As can be seen from the diversity of course names, choosing the right program is even tricker because they are all subtly different. For instance, King’s program specifically offers the opportunity to apply neuroscience to marketing whereas UCL’s programs emphasise understanding influences on decision making more generally. Both programs encourage applying these insights in business environments. In many ways, Goldsmith’s program is the most unique with its focus on the creative industries, but again there are multiple opportunities to apply the learning to real world questions.
It’s worth noting that these programs are available to anyone, regardless of whether you have a background in psychology or neuroscience. If not, there is no need to complete a conversion course first. Indeed, the variety of backgrounds and experience that students bring adds richness to the program. In the end, you will earn a Master’s degree from a top university.
Occasionally I get asked about doing a PhD. My initial response is always the same: Why? Unless you’d like to move into academia and become a professor, a PhD rarely helps your professional development. On the other hand, if you are passionate about the topic and eager to learn more, then a doctorate could be the right choice.
Briefly, a PhD requires a substantial, innovative research contribution and in the UK, takes 3-4 years full time or roughly 7 years part-time so it’s quite a commitment. For anyone interested in pursuing it, the first step is to identify a novel research question that you are passionate about and an academic willing to supervise the work. Because it’s rare (but not unheard of!) for business professionals to do a PhD, I won’t belabour this. If you’re interested, then your supervisor will provide more information about the whole process.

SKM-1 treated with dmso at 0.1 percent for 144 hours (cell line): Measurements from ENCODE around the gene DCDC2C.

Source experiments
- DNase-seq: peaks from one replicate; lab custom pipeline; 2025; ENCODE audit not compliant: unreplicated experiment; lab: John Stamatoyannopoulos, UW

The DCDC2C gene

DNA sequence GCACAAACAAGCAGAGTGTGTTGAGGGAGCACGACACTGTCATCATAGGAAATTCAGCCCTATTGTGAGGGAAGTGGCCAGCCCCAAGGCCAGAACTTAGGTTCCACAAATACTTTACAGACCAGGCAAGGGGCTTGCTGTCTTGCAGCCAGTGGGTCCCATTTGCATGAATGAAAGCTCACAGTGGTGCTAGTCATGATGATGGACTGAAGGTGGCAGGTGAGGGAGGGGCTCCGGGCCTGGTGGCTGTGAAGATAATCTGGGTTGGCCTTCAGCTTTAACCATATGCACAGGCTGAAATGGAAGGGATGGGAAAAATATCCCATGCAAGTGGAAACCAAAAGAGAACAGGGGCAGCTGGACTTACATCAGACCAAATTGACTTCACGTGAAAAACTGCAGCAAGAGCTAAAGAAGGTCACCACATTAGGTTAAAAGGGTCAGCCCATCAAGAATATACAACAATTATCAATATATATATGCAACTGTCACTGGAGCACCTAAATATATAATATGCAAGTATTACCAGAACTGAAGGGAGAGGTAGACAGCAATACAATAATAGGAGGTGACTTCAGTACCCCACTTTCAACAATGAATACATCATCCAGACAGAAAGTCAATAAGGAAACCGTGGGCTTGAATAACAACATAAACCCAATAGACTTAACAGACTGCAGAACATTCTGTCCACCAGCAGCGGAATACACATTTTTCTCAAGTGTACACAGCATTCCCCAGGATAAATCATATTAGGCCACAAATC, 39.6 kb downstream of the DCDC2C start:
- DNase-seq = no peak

I hope I have encouraged your interest in learning more about applying neuroscience to business and facilitated finding a program that is right for you. I should acknowledge that I am most familiar with UK opportunities but there are many others world-wide.
Ultimately, the program you choose depends on your interests. Short courses vary the most in content so choosing one that fits your specific interests is important. If you are primarily interested in the neuroscience of leadership, then you will certainly be able to find exactly that workshop. At the level of Master’s degrees, the specific program may be less relevant because all of them will provide a broad background and encourage you to focus on your specific interests. As a result, practical considerations such as their part-time teaching schedule may become more important in deciding between them. For those who continue on to do a PhD – you’ve got the bug bad! At that point, the choice of supervisor and lab is far more important that the department or university.
For additional information on consumer neuroscience, download our free Guide to Quality Neuromarketing.
About the Author
Prof. Joseph Devlin
Head of Neuroscience, Co-Founder
Joe's PhD is in Artificial Intelligence but he found himself much more interested in natural intelligence -- how the human mind works. After training in neuroimaging at Cambridge and Oxford, he established a reputation as a leading researcher in how the human brain processes language. He is a former Head of Experimental Psychology at UCL as well as the current Vice Dean for Innovation and Enterprise. Joe’s collaborations with corporate partners include Audible, Vue cinemas, Finecast, the rail industry, and EncoreTickets. His research has been featured in CNN, the BBC and the Times, among others.
Joe has published more than 80 scientific articles in international journals.